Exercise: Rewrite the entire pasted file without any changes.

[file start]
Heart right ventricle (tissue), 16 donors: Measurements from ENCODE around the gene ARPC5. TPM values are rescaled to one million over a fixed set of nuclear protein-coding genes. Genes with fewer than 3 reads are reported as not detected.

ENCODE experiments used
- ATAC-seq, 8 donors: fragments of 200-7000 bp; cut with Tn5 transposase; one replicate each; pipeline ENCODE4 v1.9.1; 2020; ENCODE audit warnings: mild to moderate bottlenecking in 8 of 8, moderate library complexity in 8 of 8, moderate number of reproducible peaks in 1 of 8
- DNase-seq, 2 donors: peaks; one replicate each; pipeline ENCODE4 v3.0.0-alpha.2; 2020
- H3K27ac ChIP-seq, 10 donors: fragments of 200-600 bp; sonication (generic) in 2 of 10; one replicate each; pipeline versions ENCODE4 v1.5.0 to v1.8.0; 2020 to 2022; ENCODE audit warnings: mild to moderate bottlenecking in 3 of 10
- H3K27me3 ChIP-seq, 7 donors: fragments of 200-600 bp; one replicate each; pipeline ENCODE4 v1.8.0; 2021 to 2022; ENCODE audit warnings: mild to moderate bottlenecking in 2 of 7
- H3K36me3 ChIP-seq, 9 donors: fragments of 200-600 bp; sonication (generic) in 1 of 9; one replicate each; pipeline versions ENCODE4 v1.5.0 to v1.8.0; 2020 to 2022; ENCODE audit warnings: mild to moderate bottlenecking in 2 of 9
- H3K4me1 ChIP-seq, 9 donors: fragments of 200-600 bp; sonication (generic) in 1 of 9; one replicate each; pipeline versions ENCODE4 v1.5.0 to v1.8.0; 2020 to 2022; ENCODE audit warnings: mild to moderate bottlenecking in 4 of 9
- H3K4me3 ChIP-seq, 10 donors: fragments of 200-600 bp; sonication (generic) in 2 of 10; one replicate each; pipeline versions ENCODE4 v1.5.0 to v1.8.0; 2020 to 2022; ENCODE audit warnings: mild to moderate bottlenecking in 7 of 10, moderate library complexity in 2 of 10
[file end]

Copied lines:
Heart right ventricle (tissue), 16 donors: Measurements from ENCODE around the gene ARPC5. TPM values are rescaled to one million over a fixed set of nuclear protein-coding genes. Genes with fewer than 3 reads are reported as not detected.

ENCODE experiments used
- ATAC-seq, 8 donors: fragments of 200-7000 bp; cut with Tn5 transposase; one replicate each; pipeline ENCODE4 v1.9.1; 2020; ENCODE audit warnings: mild to moderate bottlenecking in 8 of 8, moderate library complexity in 8 of 8, moderate number of reproducible peaks in 1 of 8
- DNase-seq, 2 donors: peaks; one replicate each; pipeline ENCODE4 v3.0.0-alpha.2; 2020
- H3K27ac ChIP-seq, 10 donors: fragments of 200-600 bp; sonication (generic) in 2 of 10; one replicate each; pipeline versions ENCODE4 v1.5.0 to v1.8.0; 2020 to 2022; ENCODE audit warnings: mild to moderate bottlenecking in 3 of 10
- H3K27me3 ChIP-seq, 7 donors: fragments of 200-600 bp; one replicate each; pipeline ENCODE4 v1.8.0; 2021 to 2022; ENCODE audit warnings: mild to moderate bottlenecking in 2 of 7
- H3K36me3 ChIP-seq, 9 donors: fragments of 200-600 bp; sonication (generic) in 1 of 9; one replicate each; pipeline versions ENCODE4 v1.5.0 to v1.8.0; 2020 to 2022; ENCODE audit warnings: mild to moderate bottlenecking in 2 of 9
- H3K4me1 ChIP-seq, 9 donors: fragments of 200-600 bp; sonication (generic) in 1 of 9; one replicate each; pipeline versions ENCODE4 v1.5.0 to v1.8.0; 2020 to 2022; ENCODE audit warnings: mild to moderate bottlenecking in 4 of 9
- H3K4me3 ChIP-seq, 10 donors: fragments of 200-600 bp; sonication (generic) in 2 of 10; one replicate each; pipeline versions ENCODE4 v1.5.0 to v1.8.0; 2020 to 2022; ENCODE audit warnings: mild to moderate bottlenecking in 7 of 10, moderate library complexity in 2 of 10